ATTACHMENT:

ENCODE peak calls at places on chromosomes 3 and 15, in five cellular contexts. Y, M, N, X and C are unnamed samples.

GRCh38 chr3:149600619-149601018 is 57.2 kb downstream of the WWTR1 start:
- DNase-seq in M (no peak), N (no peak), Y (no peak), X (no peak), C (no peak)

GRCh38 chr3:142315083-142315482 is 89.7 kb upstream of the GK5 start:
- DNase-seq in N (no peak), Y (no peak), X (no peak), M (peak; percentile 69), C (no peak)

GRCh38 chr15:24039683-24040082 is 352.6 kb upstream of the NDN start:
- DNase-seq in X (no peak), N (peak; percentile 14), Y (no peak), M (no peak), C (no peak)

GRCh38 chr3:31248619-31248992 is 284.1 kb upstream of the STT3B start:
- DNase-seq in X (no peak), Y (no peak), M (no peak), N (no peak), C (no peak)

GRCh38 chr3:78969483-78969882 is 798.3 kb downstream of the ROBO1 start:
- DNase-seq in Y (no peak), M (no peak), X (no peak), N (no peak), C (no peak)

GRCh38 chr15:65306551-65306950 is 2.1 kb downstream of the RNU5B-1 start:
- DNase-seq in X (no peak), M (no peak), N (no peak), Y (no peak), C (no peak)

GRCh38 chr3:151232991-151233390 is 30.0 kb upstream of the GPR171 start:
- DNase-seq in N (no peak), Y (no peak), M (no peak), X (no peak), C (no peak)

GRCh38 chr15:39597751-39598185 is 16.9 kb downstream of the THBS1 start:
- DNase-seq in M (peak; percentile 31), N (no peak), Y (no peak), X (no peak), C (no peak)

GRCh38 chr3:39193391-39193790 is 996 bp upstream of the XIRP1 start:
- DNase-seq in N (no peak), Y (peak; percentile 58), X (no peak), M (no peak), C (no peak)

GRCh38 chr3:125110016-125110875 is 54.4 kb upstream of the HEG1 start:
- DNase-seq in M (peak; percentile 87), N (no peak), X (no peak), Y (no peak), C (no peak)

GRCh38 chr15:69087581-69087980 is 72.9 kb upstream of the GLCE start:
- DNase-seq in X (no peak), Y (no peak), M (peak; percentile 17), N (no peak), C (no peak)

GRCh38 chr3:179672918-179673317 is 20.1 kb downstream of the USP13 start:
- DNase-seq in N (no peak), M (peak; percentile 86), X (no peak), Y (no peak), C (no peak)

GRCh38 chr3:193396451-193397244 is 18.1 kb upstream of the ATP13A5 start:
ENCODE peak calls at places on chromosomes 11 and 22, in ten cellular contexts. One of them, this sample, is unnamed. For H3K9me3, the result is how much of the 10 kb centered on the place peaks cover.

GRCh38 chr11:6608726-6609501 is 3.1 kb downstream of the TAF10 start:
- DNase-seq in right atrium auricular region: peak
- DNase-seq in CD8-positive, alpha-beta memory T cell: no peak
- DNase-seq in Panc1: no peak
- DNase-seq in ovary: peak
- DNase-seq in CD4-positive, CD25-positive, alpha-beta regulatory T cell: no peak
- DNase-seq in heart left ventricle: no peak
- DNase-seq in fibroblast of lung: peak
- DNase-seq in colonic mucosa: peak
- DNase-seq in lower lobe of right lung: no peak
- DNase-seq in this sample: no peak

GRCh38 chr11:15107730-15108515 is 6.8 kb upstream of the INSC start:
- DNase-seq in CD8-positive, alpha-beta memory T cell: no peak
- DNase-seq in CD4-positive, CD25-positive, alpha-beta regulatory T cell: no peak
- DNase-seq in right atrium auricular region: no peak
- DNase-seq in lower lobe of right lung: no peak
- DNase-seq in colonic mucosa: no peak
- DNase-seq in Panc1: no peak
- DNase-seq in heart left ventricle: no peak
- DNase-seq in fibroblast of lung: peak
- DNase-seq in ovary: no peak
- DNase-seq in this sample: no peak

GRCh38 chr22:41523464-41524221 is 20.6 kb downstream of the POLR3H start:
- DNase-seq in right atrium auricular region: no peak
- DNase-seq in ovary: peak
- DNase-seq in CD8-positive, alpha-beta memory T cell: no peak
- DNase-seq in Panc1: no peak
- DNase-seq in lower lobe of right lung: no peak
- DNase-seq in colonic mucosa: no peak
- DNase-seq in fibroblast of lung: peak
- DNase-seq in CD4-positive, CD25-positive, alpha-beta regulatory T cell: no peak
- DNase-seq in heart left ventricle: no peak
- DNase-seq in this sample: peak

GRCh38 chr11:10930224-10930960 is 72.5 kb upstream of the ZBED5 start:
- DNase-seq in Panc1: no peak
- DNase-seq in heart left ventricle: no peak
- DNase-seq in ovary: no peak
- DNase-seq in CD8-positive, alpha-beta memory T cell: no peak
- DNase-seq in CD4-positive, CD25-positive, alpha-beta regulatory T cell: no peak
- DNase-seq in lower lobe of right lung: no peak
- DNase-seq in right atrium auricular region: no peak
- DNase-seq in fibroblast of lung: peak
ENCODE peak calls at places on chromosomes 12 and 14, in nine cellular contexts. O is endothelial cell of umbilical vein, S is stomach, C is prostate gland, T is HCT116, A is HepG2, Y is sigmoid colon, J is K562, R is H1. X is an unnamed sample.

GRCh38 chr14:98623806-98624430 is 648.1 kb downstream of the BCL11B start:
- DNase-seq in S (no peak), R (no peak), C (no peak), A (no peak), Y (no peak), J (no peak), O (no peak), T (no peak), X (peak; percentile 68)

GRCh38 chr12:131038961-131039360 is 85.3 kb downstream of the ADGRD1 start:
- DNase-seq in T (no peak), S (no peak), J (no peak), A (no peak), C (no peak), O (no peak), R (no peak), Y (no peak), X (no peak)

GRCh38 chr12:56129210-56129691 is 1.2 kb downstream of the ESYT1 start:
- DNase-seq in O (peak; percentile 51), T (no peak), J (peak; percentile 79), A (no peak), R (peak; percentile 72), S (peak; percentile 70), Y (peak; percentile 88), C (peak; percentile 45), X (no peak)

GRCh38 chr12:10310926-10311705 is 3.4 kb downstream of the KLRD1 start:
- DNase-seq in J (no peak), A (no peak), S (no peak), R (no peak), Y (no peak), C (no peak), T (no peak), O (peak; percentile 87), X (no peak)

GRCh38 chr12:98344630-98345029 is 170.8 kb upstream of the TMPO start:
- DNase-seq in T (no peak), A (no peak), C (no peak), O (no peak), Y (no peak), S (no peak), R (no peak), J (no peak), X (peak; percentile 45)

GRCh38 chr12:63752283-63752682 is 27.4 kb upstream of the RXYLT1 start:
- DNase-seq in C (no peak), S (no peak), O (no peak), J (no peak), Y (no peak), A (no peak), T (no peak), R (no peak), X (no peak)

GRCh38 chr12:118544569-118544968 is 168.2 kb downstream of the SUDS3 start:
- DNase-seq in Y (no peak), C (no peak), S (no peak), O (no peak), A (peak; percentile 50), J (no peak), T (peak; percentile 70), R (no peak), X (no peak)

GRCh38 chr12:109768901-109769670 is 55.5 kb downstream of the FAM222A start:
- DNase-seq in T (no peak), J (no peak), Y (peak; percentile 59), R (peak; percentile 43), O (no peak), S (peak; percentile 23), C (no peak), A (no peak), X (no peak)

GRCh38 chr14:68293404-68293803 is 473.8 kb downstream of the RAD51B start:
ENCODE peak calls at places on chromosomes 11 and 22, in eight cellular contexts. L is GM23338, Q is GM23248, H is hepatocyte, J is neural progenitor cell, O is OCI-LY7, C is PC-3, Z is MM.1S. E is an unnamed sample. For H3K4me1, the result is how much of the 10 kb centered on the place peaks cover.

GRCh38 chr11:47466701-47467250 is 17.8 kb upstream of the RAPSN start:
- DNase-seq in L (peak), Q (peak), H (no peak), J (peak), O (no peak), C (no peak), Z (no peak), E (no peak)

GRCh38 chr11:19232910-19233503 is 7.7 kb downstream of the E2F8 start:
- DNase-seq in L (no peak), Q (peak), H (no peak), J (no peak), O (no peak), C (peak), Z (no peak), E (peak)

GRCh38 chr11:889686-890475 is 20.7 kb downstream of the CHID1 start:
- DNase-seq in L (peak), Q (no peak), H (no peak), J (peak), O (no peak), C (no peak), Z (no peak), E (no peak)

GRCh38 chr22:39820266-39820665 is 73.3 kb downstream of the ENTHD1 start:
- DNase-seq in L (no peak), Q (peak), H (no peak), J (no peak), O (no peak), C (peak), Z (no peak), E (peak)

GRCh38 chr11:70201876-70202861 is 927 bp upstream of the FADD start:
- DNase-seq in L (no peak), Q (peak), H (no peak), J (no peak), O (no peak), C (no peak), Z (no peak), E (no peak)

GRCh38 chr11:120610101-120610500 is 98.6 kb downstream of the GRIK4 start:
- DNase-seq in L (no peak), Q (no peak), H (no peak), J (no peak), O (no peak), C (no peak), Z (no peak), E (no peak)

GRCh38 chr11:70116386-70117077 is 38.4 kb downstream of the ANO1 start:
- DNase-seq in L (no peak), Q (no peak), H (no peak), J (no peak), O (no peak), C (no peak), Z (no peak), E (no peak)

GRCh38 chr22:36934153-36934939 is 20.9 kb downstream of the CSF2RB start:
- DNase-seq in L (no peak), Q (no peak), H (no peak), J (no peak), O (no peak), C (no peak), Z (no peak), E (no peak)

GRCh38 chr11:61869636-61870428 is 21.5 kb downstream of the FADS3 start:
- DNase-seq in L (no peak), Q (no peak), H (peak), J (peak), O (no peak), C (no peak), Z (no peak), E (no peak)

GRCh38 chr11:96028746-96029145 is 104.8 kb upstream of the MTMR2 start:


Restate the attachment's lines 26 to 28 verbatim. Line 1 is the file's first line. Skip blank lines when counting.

GRCh38 chr3:193396451-193397244 is 18.1 kb upstream of the ATP13A5 start:
ENCODE peak calls at places on chromosomes 11 and 22, in ten cellular contexts. One of them, this sample, is unnamed. For H3K9me3, the result is how much of the 10 kb centered on the place peaks cover.

GRCh38 chr11:6608726-6609501 is 3.1 kb downstream of the TAF10 start: